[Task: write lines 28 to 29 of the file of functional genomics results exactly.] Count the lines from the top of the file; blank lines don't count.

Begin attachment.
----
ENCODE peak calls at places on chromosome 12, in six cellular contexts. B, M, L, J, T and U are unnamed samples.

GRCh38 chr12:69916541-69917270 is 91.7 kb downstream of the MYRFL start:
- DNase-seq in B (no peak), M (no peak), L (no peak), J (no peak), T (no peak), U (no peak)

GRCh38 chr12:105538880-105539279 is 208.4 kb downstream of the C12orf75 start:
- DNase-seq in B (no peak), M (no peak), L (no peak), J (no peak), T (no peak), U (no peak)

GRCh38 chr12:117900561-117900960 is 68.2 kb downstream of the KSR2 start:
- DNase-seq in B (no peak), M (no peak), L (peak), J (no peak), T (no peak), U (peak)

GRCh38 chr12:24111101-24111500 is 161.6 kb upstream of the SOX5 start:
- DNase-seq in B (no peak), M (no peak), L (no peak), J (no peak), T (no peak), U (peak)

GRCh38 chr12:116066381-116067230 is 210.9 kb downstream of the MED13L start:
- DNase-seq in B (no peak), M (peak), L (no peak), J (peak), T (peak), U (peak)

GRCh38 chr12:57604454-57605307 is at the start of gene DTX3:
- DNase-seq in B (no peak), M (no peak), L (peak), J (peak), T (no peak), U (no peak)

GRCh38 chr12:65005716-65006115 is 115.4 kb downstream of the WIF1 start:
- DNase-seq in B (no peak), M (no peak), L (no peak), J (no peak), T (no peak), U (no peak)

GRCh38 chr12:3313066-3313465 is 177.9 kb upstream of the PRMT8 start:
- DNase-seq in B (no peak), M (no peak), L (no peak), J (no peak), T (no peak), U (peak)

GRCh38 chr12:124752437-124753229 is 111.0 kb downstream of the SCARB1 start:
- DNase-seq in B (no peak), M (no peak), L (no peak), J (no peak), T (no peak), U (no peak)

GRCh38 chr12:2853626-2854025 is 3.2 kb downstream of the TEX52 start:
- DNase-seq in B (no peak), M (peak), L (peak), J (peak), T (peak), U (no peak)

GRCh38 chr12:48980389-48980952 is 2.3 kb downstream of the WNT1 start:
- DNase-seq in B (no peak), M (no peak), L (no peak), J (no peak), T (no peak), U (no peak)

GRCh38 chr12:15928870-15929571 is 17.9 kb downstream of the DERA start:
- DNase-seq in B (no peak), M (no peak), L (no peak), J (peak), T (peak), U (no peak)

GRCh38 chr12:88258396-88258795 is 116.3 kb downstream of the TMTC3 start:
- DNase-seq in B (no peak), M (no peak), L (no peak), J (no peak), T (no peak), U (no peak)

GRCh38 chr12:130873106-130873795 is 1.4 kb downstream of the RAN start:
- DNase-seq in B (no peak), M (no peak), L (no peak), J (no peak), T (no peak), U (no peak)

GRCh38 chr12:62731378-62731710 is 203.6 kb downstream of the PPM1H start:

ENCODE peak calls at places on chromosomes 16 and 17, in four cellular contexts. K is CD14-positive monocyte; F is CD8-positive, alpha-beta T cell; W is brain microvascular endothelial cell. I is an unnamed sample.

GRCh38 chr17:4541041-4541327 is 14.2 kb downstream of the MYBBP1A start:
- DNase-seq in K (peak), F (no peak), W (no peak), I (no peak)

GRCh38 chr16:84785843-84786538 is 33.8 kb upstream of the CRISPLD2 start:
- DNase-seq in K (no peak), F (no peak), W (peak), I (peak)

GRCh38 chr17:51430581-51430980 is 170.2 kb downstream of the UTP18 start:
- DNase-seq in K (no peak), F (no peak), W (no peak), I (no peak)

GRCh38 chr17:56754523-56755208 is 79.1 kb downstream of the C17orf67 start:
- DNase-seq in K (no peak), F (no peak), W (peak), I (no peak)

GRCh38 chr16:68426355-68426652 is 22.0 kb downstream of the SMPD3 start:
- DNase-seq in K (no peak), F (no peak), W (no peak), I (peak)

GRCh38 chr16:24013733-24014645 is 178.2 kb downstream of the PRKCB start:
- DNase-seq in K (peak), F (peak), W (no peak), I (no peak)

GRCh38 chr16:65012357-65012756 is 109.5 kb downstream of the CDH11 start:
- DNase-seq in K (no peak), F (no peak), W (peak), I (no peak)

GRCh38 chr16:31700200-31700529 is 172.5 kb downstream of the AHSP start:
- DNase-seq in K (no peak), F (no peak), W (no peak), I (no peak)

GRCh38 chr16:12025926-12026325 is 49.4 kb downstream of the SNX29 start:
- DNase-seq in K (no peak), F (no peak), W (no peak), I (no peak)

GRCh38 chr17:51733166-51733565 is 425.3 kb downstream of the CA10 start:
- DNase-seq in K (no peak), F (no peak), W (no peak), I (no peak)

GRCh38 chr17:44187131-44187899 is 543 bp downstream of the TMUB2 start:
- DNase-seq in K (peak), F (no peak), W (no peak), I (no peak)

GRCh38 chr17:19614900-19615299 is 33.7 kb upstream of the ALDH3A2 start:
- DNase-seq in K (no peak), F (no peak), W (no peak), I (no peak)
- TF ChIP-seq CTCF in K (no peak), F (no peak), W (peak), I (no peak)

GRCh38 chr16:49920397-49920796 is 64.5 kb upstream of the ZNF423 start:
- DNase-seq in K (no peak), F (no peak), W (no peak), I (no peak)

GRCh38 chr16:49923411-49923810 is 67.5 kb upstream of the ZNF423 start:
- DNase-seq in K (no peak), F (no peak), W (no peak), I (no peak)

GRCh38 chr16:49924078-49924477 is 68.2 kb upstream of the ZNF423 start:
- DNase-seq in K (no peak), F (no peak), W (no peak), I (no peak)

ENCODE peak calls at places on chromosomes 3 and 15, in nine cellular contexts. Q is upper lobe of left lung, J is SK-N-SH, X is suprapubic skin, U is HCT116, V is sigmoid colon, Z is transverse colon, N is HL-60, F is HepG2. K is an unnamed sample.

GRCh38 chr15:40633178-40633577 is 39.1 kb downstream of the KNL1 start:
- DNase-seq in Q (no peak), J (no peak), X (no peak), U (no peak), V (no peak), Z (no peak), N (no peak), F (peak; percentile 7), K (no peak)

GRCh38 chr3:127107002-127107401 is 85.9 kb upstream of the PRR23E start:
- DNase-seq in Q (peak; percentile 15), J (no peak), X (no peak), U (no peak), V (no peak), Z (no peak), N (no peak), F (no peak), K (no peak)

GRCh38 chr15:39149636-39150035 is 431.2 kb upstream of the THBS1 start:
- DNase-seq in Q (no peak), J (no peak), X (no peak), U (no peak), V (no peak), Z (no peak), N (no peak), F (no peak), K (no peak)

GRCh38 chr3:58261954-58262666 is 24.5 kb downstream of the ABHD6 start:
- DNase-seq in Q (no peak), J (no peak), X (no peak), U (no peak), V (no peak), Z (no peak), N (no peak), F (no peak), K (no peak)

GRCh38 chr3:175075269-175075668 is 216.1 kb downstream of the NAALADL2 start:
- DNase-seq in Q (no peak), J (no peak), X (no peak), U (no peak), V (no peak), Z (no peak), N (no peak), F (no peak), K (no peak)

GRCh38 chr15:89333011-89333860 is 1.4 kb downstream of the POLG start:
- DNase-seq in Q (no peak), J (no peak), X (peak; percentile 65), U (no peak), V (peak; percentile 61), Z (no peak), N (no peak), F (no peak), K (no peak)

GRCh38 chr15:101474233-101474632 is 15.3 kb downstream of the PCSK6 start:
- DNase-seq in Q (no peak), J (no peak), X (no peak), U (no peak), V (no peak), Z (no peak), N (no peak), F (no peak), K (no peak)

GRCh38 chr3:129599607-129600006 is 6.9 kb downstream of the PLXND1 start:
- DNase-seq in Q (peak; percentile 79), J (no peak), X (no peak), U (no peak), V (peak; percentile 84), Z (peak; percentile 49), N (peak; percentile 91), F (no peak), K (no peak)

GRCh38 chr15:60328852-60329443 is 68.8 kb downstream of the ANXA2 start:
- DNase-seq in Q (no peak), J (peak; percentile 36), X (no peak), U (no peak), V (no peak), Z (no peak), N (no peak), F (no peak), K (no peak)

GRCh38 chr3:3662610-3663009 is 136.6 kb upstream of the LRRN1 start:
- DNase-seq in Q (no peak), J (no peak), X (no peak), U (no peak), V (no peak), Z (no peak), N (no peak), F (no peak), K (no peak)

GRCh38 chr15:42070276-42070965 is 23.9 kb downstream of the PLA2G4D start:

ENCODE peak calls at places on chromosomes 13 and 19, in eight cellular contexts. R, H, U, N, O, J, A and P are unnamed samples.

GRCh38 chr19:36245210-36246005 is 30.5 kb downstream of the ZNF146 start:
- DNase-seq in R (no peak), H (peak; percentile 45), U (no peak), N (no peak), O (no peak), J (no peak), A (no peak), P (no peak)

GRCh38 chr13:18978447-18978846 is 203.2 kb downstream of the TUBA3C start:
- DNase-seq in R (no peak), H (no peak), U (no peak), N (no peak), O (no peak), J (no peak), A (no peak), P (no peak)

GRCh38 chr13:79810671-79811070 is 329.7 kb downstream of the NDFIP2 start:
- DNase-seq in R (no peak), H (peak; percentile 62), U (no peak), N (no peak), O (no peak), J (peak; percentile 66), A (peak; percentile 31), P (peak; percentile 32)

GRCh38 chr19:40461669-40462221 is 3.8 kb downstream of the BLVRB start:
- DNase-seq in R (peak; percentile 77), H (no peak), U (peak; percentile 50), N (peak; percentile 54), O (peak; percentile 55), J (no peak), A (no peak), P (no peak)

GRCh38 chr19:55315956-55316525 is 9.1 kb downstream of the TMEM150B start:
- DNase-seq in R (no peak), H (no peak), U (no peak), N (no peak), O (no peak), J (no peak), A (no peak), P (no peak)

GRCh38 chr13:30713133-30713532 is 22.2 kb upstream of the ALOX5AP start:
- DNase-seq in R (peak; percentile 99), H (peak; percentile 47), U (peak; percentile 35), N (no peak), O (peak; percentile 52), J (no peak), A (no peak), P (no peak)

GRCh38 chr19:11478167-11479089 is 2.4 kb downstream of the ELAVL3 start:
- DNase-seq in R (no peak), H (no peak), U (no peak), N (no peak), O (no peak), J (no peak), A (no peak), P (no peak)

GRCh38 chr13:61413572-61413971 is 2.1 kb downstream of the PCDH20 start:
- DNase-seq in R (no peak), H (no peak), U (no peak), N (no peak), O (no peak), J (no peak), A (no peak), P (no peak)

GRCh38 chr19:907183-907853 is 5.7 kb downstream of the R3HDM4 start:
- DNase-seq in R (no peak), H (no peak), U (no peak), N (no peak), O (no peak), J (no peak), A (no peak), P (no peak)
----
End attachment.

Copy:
GRCh38 chr12:130873106-130873795 is 1.4 kb downstream of the RAN start:
- DNase-seq in B (no peak), M (no peak), L (no peak), J (no peak), T (no peak), U (no peak)